[34] see, for example, audrey kurth cronin, how terrorism ends: understanding the decline and demise of terrorist campaigns 109 (princeton university press 2009) (discussing the aldo moro kidnapping as a primary factor leading to the collapse of the italian red brigades)

 

[35] see, for example, audrey kurth cronin, how terrorism ends: understanding the decline and demise of terrorist campaigns 209-10 (princeton university press 2009) (“precise numbers for organizational life-span are impossible to consistently obtain for terrorist groups . . . ongoing groups were coded with an end year of 2006 (the year the data were compiled).”)

 

[36] see, for example, david m. diamond et al., the temporal dynamics model of emotional memory processing: a synthesis on the neurobiological basis of stress-induced amnesia, flashbulb and traumatic memories, and the yerkes-dodson law, neural plasticity, vol. 2007, (hindawi publishing corporation, available at: http://www.hindawi.com/journals/np/

 

[37] /060803/abs/)

 

[38] niklas luhmann, law as a social system 467 (klaus a. ziegert trans., oxford university press 2004)

 

[39] niklas luhmann, law as a social system 404 (klaus a. ziegert trans., oxford university press 2004)

 

[40] paul w. kahn, the cultural study of law: reconstructing legal scholarship 111 (1999) (“norms make possible deviant behavior, as well as compliance. this insight is as old as saint paul’s letter to the romans: ‘law came in, to increase the trespass.’”)

 

[41] niklas luhmann, law as a social system 487 (klaus a. ziegert trans., oxford university press 2004)

 

[42] niklas luhmann, law as a social system 135 (klaus a. ziegert trans., oxford university press 2004)

 

[43] see, for example, graeme wood, what isis really wants, the atlantic, march 2015, available at: http://www.theatlantic.com/magazine/archive/2015/03/what-isis-really-wants/384980/ (“the modern international system, born of the 1648 peace of westphalia, relies on each state’s willingness to recognize borders, however grudgingly. for the islamic state, that recognition is ideological suicide.”)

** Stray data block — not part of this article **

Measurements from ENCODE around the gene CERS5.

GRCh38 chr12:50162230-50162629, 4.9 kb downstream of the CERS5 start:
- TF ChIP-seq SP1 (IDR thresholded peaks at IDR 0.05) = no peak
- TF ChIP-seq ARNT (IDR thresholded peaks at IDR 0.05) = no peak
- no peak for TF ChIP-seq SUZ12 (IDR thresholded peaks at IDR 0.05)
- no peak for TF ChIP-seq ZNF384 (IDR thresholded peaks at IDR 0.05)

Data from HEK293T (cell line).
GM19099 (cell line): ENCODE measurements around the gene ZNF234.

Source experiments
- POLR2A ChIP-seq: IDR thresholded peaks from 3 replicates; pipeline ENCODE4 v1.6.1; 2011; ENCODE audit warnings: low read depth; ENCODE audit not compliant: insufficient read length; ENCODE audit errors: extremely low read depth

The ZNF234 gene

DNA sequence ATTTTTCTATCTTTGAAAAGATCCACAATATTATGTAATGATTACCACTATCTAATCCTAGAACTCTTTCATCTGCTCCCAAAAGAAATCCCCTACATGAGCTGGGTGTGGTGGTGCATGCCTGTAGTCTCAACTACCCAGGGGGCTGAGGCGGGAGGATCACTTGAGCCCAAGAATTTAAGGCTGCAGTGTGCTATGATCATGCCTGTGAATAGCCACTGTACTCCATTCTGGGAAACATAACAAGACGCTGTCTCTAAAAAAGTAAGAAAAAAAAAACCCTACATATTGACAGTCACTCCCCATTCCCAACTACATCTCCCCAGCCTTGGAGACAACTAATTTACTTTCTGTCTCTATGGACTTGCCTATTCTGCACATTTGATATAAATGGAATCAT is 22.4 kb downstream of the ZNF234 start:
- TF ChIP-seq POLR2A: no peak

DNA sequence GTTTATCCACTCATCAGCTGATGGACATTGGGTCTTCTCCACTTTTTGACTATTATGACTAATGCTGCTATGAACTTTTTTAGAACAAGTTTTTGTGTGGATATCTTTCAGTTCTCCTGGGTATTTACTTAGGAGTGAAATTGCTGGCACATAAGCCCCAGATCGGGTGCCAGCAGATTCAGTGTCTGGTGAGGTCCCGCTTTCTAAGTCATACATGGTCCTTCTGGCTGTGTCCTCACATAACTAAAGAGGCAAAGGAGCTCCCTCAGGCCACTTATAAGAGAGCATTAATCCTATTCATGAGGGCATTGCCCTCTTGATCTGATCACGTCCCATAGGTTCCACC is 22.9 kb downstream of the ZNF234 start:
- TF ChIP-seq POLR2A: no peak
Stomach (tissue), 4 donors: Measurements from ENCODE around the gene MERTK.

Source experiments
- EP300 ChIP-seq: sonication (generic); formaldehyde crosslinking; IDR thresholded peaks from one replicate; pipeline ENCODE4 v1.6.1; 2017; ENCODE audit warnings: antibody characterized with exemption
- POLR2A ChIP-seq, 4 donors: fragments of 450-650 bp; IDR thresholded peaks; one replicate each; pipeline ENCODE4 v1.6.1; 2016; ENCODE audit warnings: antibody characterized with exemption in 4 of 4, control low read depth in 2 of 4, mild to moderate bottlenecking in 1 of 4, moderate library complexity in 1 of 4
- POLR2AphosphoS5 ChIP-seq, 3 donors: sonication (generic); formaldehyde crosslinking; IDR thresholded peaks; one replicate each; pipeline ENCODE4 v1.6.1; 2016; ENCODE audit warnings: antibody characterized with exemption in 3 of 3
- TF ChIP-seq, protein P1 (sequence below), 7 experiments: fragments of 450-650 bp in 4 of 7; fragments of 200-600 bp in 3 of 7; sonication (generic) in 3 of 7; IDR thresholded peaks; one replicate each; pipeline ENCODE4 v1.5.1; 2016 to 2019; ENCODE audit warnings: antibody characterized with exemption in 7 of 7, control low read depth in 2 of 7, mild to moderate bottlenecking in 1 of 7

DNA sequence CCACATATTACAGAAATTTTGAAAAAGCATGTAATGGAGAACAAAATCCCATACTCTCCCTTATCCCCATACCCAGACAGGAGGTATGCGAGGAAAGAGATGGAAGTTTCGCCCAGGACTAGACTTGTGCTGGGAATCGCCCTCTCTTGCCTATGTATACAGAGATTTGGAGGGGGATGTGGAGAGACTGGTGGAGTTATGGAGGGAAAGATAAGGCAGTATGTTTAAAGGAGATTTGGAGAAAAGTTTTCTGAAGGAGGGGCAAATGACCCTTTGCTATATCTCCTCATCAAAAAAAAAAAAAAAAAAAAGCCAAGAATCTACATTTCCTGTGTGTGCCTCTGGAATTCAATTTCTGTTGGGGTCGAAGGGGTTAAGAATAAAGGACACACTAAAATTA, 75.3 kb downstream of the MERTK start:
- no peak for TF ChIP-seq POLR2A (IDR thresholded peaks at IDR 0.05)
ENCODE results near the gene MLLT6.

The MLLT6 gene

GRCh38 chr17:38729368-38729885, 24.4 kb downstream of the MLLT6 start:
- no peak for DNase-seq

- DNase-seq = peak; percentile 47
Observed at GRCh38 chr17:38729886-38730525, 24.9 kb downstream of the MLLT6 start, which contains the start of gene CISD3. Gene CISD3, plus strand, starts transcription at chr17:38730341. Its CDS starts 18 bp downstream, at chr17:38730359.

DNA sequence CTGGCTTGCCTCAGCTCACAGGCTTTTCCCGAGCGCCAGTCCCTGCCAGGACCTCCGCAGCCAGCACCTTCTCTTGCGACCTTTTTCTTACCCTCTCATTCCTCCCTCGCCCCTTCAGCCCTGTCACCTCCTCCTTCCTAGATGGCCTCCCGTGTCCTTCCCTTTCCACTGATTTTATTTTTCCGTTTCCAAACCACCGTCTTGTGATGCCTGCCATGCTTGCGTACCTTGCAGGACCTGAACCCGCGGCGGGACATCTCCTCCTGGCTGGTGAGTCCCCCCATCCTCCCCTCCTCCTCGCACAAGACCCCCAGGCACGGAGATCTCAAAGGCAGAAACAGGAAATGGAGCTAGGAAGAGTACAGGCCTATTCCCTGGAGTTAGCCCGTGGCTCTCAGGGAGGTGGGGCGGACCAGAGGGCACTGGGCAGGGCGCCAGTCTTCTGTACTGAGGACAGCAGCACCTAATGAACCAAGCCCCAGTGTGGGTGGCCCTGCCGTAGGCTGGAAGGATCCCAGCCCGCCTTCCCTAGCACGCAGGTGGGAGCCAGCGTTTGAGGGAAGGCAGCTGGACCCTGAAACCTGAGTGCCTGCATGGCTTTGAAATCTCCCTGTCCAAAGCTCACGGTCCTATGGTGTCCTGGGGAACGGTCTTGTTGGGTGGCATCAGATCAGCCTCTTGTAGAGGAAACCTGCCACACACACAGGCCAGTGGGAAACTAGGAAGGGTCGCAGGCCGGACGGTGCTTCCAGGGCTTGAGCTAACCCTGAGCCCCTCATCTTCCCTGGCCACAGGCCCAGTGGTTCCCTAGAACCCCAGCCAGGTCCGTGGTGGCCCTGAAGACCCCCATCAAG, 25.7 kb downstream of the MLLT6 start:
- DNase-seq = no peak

[44] see, for example, marshall mcluhan, understanding media: the extensions of man (first published by mcgraw-hill, 1964)

 

[45] niklas luhmann, art as a social system 298 (stanford university press 2000, trans. eva m. knodt) (“art approaches a boundary where artistic information ceases to be information and becomes solely utterance [mitteilung], or more accurately, where information is reduced to conveying to the audience that art wants to be nothing more than utterance.”)

 

[46] see for example, frank lentricchia and jody mcauliffe, september 11th: a campus reflects, the south atlantic quarterly 101:2, spring 2002, available at: http://today.duke.edu/showcase/mmedia/features/911site/groundzeroland.html (“on september 16, 2001, karlheinz stockhausen, the german pioneer of electronic music and a figure of international renown, was asked at a news conference in hamburg for his reaction to the terrorist strikes in the united states. he responded by calling the attack on the world trade center ‘the greatest work of art that is possible in the whole cosmos,’ and went on to speak in apparent awe of the terrorists’ achievement of ‘something in one act’ that ‘we couldn’t even dream of in music,’ in which ‘people practice like crazy for ten years, totally fanatically for a concert, and then die.’”)

 

[47] “only the dead have seen the end of war.” though attributed to plato, the source of this quote may be the writings of george santayana or general george macarthur’s farewell speech to the cadets at west point in 1962. source: http://platodialogues.org/faq/faq008.htm

 

[48] frank lentricchia and jody mcauliffe, september 11th: a campus reflects, the south atlantic quarterly 101:2, spring 2002, available at: http://today.duke.edu/showcase/mmedia/features/911site/groundzeroland.html (“after returning home from his hamburg debacle [his previous statement to the media], stockhausen issued this statement on his web site: ‘in my work, i have defined lucifer as the cosmic spirit of rebellion, of anarchy. he uses his high degree of intelligence to destroy creation. . . . i used the designation ‘work of art’ to mean the work of destruction personified in lucifer.’ at the press conference, stockhausen had been asked if he considered lucifer’s ‘work of art’ to be a criminal act and he answered that it was of course a criminal act because the innocent who were killed had not been given a choice. he added, ‘but what happened spiritually, this jump out of security, out of the self-evident, out of everyday life [not out of life itself, as tommasini reports], this sometimes also happens in art . . . or it is worthless.’) (note please that anthony tommasini was a classical music critic at the time for the the new yorktimes whose initial report of stockhausen’s words was widely reprinted in “american dailies”)